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Album Review

If there is a gospel artist for the economically troubled times of the first two decades of the 21st century, it must be James Fortune. The Houston-based Fortune, who acts in the manner of a master of ceremonies and choral leader for his group FIYA (which stands for Free In Yahweh's Abundance), has scored popular success with his albums You Survived, The Transformation, Encore, and I Believe: Live, featuring such singles as "You Survived," "God Can," "I Trust You," "Encore," "I Wouldn't Know You," and "I Believe." All are featured on this best-of, which, it seems safe to say, is the only greatest-hits album that has ever begun with the artist's confession about being homeless. This comes in "I Trust You/Testimony," in which Fortune describes living in a hotel room with his family while trying to minister to others. "God Can (Intro)," meanwhile, is a playlet in which a woman is heard pleading on the phone with her estranged boyfriend and her sister after her electricity has been turned off. Fortune's message is that faith in God will overcome such economic challenges. He uses the FIYA choir singing over hip-hop arrangements, plus a succession of emphatic soloists (Micah Stampley, Zacardi Cortez, Shawn McLemore, Keith Wonderboy Johnson, Kierra Sheard, William Murphy, Tye Tribbert, Gary "EB" Monroe, and Canton Jones), while he himself delivers gruff interjections, sometimes anticipating the choir's sung lines, sometimes offering observations about life's troubles and God's redemption. In "I Believe," he assures his listeners in contemporary vernacular that God has "pre-approved" them and that their problems have "an expiration date." "I'm excited about your future," he adds at the end. But the troubles recur. In "I Trust You," he advises his savior that he's just lost his job and "I've got more bills than money." "Encore" gets its title from a story line in which the petitioner, having previously enjoyed a recovery through God's intervention, is now in need of a second one. The music offers assurance of God's glory, even if, at times, the soloists seem to forget anything other than their own vocal ability. In particular, Cortez spends most of "The Blood" ululating enthusiastically, without much reference to the Almighty, or even the underlying song. But Fortune always brings things down to earth, serving as a messenger to God that his people are very much in need of employment and shelter.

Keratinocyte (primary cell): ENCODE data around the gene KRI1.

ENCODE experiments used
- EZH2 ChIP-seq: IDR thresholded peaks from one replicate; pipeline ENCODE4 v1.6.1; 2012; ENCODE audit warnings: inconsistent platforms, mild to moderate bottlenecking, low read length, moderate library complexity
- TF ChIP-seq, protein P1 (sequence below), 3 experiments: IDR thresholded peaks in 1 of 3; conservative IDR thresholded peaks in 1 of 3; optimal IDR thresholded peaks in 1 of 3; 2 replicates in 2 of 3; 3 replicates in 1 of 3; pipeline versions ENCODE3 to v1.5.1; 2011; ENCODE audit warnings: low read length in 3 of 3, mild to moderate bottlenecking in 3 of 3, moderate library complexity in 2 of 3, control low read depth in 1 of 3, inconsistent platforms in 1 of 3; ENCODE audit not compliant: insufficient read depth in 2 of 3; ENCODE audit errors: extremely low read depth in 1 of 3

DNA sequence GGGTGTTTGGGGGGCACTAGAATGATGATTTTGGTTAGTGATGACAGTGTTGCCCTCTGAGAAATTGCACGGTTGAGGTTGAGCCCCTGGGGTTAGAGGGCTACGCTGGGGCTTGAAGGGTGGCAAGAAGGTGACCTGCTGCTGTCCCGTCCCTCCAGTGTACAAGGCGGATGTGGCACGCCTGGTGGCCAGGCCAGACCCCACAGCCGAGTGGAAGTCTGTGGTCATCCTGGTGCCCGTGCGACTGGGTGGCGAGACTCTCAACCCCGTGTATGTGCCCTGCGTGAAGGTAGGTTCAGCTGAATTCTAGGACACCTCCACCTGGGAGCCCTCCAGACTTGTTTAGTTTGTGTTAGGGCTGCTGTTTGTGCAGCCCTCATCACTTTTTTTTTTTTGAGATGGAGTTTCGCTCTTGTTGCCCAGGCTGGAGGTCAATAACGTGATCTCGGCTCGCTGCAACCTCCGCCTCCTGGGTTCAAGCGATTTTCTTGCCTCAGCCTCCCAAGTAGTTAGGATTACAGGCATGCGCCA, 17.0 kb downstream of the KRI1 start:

Genre: Christian & Gospel

Years Active: '00s, '10s

James Fortune understands that if you're going to preach redemption in the 21st century, you're going to have to make a production of it, and his albums are a bit like urban gospel hip-hop soul revues all done up in show biz style on Broadway, complete with Fortune's spoken, sung, and shouted encouragement. Fortune, who was born November 29, 1978, in Richmond, Texas, was raised in the church where his dad was a pastor, and was playing drums by the age of five. He graduated from Kempner High School...
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James Fortune & FIYA Story - Greatest Hits, James Fortune & FIYA
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